I Don’t Get This ‘Lynching’ Thing

You mean to tell me that forcibly removing someone from his home, his barn, his street or his place of incarceration to HANG HIM wasn’t MURDER until this Senate vote? That a noose around someone’s neck by virtue of mob rule or anything other than a jury’s determination isn’t criminally EXECUTING someone?

Seven presidents petitioned Congress to end lynchings. Nearly 200 anti-lynching bills were introduced in the first half of the 20th century. The House passed three anti-lynching measures between 1920 and 1940, but the Senate passed none.

Why did they have to ‘petition’? Isn’t the innate heinousness of the act of MURDER, by man or mob, criminal by every measure of our law? If it is indeed so, as I hope to God it is, and the Senate was being goaded to act because, by their very silence, they were complicit in this abomination, then shame and for shame on them, the craven cowards. What they should be apologising for is that they didn’t pass ANY Civil Rights legislation. The Southern Senators should be groveling for their predecessors (and current members) who wore white sheets and hoods on weekends and blocked every attempt to pass such bills for years. While people died. For shame, indeed.

My question is for the barristers of our humble company. Do you know if lynching was legal? Not tacitly condoned or ignored by authorities (some of who may have been in those mobs) when their sworn duty was to protect the rights of citizens. But legally considered MURDER and chargeable as such, as if Congress could ‘end’ lynchings with legislation.
I ask in light of today’s rush to enact special hate crimes and circumstance statutes that seem overwrought and unnecessary. If you are murdered for whatever reason, does the state not then owe your life every measure of justice available? You are equally as dead from the car jacker, the home invader, the homophobe and the racist are you not? Perhaps I’m simplistic, but I think every life deserves the same measure of respect and you dilute the enormous impact of the offence by categorizing it.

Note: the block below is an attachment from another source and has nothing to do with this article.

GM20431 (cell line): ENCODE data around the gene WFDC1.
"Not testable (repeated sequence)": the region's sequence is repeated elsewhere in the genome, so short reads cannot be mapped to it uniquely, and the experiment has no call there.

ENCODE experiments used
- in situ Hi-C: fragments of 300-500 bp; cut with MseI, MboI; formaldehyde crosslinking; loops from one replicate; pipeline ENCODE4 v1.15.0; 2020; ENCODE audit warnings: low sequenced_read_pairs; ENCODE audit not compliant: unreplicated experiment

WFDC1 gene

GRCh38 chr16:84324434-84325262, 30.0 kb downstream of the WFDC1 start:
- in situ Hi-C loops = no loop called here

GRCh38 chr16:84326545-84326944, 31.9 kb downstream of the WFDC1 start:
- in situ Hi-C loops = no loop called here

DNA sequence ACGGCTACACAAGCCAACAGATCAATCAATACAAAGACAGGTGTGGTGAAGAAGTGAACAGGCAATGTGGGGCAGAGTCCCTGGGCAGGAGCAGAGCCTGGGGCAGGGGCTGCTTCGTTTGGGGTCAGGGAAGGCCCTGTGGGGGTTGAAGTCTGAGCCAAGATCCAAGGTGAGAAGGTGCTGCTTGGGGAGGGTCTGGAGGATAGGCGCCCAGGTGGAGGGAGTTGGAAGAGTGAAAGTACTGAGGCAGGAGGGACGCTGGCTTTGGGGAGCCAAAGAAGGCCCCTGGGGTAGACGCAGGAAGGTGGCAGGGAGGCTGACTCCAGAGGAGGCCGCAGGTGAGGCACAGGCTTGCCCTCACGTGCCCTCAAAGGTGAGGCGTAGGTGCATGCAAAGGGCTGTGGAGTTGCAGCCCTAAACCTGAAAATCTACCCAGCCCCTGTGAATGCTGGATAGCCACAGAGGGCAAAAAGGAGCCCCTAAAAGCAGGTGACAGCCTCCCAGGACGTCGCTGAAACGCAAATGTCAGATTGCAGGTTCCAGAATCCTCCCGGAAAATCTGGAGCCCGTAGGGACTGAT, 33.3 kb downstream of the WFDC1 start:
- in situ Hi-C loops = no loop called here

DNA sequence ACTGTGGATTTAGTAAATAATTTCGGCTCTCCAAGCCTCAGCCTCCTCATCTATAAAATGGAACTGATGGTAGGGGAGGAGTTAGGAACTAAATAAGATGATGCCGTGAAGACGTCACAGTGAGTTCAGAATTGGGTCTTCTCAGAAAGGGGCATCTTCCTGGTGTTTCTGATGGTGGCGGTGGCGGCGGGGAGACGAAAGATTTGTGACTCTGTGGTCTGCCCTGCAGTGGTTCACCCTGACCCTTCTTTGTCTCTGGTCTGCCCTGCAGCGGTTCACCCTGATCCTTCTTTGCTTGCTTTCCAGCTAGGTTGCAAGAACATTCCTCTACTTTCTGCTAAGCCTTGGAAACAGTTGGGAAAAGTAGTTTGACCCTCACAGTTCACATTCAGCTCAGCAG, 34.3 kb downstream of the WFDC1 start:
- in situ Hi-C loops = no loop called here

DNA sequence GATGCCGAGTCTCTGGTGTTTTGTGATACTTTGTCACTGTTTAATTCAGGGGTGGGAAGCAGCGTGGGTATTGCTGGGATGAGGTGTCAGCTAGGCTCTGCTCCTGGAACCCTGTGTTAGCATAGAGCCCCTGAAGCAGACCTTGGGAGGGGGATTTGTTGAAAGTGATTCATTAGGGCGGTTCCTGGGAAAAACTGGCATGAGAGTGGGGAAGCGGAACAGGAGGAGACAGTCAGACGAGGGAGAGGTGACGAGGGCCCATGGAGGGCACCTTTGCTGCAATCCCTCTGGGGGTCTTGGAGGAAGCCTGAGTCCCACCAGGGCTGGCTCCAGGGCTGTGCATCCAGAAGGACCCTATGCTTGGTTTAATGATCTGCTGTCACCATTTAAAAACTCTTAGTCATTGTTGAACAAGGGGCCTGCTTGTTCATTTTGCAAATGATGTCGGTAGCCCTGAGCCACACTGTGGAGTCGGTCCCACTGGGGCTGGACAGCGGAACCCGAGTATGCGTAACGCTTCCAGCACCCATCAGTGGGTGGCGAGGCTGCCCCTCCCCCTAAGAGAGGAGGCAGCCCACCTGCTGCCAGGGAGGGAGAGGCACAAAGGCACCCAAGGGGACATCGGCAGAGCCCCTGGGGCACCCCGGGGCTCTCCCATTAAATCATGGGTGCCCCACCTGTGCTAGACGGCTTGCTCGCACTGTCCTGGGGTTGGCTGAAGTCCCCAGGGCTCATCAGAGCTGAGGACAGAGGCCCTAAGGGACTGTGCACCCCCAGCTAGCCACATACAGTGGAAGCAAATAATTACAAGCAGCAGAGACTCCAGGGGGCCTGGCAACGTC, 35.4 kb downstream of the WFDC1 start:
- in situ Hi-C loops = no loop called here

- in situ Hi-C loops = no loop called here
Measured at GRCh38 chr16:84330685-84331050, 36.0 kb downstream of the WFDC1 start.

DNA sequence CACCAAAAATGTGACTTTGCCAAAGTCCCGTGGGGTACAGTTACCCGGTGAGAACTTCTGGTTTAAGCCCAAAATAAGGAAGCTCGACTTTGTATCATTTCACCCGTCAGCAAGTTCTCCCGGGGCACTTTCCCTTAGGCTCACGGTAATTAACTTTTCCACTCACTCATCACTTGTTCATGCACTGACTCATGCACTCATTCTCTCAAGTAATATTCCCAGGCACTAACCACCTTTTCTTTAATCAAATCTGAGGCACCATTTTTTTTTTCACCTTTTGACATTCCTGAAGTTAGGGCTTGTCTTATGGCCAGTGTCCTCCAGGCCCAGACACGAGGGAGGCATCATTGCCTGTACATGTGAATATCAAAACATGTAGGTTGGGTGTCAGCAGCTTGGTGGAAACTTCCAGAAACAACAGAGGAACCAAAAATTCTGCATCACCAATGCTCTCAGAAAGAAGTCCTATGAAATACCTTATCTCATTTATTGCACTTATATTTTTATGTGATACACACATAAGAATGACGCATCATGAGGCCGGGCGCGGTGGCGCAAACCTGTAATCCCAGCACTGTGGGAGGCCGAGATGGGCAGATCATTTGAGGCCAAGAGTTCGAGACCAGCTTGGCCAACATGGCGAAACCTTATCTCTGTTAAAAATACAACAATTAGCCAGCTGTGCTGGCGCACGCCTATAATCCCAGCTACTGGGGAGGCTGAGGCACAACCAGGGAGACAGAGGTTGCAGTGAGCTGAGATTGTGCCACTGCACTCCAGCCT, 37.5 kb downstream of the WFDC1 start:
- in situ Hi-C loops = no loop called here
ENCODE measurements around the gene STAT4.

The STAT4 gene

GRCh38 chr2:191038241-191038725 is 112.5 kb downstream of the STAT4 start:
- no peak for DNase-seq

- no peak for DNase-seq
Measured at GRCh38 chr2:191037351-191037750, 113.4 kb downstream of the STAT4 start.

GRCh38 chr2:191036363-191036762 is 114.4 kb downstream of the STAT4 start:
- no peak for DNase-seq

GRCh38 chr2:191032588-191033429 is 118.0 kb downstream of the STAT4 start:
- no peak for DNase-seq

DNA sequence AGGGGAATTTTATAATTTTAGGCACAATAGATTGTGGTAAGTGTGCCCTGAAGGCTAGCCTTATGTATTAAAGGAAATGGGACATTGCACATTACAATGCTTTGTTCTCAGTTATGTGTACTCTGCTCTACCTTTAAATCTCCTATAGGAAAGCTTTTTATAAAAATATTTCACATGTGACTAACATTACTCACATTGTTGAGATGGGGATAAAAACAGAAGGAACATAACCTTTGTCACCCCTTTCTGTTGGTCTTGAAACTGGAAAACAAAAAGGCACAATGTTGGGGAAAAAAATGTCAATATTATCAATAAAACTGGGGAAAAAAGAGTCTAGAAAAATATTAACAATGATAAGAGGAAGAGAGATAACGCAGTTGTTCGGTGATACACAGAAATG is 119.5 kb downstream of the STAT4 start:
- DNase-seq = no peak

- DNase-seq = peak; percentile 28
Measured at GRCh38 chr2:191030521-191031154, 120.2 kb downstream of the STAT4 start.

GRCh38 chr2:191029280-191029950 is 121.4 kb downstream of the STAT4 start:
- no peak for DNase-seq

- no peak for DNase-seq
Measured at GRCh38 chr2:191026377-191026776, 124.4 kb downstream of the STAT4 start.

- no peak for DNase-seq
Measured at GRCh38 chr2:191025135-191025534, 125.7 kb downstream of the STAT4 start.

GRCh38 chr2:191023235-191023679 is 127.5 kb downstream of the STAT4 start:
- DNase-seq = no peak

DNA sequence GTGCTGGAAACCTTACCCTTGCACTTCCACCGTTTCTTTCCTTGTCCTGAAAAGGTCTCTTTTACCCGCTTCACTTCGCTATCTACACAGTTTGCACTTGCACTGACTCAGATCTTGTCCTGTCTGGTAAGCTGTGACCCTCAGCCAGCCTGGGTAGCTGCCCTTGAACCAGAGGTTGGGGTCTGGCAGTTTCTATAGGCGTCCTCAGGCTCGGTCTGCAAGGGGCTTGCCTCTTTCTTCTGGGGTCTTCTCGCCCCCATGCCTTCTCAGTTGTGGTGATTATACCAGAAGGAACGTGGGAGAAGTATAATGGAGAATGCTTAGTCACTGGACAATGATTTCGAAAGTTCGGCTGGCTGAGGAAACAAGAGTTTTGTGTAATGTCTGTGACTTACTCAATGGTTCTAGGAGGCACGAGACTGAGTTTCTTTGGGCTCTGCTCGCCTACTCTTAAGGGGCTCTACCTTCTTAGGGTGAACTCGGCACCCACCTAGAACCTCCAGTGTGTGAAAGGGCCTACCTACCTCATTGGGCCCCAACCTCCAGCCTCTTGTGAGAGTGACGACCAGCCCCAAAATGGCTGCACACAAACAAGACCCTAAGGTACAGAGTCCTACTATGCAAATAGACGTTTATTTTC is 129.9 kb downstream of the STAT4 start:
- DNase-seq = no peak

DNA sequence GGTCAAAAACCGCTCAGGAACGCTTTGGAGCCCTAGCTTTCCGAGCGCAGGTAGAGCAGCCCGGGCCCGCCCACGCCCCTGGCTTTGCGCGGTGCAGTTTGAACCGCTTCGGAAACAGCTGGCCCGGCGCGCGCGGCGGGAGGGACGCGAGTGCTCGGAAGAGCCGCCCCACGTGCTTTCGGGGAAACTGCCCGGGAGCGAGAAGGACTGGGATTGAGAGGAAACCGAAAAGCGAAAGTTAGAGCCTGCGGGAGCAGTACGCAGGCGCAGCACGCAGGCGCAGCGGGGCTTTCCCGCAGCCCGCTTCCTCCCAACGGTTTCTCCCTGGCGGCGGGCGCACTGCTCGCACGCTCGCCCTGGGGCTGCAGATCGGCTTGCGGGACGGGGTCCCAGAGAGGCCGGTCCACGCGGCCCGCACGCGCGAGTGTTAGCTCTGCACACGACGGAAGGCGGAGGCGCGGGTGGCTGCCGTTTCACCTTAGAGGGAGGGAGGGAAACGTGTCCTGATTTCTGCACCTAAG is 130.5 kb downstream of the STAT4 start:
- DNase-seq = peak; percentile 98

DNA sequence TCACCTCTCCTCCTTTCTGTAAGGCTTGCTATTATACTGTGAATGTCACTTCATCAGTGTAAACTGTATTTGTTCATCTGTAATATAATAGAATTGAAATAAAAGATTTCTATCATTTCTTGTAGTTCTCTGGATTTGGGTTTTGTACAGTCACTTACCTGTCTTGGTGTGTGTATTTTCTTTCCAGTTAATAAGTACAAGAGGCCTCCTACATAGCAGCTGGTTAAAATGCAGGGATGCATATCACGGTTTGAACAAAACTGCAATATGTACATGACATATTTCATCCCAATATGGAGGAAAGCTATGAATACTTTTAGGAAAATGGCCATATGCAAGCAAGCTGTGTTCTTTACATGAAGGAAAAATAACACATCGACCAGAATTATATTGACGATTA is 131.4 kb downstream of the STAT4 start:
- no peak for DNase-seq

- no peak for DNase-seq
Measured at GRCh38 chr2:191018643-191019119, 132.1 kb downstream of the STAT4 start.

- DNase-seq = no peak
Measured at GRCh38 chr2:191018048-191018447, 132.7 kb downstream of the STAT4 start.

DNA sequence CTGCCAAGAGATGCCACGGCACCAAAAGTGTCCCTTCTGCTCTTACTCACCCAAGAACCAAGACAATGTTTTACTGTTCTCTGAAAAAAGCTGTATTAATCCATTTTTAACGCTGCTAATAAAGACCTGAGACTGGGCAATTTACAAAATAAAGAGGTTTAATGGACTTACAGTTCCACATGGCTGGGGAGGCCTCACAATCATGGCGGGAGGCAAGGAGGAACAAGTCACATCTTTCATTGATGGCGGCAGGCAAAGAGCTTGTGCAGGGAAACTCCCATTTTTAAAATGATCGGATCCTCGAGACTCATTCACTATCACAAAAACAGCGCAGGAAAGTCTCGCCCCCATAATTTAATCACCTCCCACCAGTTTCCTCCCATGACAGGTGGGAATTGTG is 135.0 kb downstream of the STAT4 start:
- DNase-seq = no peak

11 Responses to “I Don’t Get This ‘Lynching’ Thing”

  1. Ken Summers says:

    You need to talk to the Supreme Court about that.
    Seriously, beyond the Cruikshank case, there is good reason for it not to be a federal crime – it was a state crime (same with murder now). Lynching was never “legal” in any state, the problem was that the southern states did not prosecute (or juries did not convict) whites who murdered blacks. In fact, weird as it sounds, federal murder prosecutions under civil rights laws are technically for “depriving of rights” or something like that since the federal government does not have jurisdiction on issues (in this case, murder) covered under state laws. Those laws were instituted to give the feds such jurisdiction.
    DaveJ can expound better, and I hope he does. for now my computer’s crashing so gotta go

  2. Well, that’s a damn fine effort so far, Mr. Summers!

  3. Ken Summers says:

    Thanks Sis. I pretty much covered all I really know, so I hope Dave drops by to add a little, such as what clauses were cited for the civil rights laws (14th Am. only, I suspect) and the originally proposed lynch laws. It’s actually pretty interesting, I think, because it arises from the fundamental ideas of federalism and the particular powers of the fed vs. state govts.
    And I actually was serious about the computer crash – the IT dept is wiping it and giving it a new brain tomorrow (I hope). Fortunately, this particular death throe gives a one minute warning before shutting the system down, unlike others I’ve seen in the past.

  4. Dave J says: